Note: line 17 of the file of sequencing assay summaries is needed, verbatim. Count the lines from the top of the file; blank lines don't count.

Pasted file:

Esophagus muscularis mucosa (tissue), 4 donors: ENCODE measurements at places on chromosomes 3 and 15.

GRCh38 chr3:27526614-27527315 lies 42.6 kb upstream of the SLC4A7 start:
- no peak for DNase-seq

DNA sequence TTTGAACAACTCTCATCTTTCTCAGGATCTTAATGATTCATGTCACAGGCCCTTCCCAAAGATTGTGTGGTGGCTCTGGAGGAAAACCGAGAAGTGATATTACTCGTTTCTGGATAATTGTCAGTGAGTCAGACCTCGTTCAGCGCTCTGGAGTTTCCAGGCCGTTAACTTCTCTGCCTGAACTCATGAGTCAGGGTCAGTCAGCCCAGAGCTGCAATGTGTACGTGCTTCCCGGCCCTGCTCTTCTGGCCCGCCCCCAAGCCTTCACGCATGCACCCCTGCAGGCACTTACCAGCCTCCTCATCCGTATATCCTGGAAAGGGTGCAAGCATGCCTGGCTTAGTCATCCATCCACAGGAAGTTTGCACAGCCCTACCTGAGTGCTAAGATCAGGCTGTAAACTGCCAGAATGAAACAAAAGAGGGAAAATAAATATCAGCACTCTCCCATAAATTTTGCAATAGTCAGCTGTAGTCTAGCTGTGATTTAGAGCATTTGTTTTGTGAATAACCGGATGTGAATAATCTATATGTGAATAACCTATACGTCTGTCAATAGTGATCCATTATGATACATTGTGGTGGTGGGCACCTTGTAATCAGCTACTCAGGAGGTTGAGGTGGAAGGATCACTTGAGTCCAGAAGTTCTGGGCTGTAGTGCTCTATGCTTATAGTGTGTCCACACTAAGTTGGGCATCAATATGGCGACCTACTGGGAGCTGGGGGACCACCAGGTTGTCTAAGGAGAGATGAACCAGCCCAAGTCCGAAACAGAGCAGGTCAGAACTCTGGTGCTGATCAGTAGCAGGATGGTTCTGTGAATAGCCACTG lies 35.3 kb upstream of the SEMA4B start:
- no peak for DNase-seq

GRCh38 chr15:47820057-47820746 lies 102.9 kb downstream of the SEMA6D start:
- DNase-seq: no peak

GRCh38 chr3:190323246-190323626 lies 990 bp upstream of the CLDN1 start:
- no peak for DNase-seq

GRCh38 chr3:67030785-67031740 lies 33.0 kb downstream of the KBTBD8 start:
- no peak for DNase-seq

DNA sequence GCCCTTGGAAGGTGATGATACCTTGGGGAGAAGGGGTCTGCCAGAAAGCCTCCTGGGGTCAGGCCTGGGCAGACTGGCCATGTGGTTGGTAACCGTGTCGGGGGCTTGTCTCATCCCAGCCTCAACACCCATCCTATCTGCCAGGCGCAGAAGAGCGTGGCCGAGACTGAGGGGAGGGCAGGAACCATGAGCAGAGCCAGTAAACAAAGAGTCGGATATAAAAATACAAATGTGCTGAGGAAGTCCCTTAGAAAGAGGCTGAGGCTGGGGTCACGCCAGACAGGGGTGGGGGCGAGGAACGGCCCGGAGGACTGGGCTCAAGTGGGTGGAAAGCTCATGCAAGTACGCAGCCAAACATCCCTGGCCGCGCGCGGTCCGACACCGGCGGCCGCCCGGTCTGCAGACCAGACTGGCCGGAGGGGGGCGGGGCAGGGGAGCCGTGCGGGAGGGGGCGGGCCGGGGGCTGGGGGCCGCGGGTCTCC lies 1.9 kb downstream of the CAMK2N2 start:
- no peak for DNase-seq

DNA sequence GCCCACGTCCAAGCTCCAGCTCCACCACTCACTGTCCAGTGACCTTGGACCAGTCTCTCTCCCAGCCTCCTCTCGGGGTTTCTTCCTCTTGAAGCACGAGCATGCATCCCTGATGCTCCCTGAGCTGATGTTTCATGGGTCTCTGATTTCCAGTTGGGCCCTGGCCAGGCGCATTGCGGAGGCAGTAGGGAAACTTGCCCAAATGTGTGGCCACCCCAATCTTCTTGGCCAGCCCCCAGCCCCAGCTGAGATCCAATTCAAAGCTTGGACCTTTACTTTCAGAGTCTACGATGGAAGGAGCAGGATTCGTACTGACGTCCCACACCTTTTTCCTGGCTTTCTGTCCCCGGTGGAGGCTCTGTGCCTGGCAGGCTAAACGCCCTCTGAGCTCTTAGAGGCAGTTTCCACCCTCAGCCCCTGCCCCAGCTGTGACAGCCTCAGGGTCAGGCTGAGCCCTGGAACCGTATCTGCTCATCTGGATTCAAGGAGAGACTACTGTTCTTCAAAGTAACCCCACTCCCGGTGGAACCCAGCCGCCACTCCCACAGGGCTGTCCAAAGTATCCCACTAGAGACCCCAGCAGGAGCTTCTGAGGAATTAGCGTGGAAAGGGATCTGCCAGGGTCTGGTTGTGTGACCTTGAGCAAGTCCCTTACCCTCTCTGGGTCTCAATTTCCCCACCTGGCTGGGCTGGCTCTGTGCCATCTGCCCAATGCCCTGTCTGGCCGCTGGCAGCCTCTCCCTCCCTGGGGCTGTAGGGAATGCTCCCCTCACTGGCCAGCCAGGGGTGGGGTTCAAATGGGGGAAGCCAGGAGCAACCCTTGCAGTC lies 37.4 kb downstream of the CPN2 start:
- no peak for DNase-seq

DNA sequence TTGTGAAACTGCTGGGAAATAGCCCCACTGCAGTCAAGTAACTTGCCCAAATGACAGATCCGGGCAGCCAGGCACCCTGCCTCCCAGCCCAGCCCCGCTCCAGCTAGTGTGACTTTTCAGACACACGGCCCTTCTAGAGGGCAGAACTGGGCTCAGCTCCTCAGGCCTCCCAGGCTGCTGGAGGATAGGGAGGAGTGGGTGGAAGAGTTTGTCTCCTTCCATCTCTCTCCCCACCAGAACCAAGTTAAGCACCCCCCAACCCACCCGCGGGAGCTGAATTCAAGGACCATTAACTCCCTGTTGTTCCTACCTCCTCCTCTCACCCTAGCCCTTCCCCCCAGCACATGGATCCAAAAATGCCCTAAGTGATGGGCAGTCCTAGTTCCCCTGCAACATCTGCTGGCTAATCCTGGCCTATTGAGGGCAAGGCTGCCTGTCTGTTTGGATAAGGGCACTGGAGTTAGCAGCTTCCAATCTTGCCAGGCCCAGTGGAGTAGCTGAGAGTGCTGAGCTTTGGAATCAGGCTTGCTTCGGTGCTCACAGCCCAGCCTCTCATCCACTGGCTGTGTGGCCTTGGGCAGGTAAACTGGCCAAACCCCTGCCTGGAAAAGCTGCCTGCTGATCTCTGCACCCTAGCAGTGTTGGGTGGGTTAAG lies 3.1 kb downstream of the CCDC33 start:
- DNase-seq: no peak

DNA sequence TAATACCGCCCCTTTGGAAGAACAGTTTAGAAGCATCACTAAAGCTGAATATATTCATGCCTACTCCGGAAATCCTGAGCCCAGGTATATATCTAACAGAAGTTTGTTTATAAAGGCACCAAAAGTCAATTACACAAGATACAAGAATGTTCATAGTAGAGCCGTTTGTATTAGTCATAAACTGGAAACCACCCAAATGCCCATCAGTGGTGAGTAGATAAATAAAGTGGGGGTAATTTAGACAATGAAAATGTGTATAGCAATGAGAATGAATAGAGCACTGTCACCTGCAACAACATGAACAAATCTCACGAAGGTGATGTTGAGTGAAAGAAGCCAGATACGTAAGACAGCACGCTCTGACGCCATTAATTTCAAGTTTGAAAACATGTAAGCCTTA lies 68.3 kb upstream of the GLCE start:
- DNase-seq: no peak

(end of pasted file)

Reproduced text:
- DNase-seq: no peak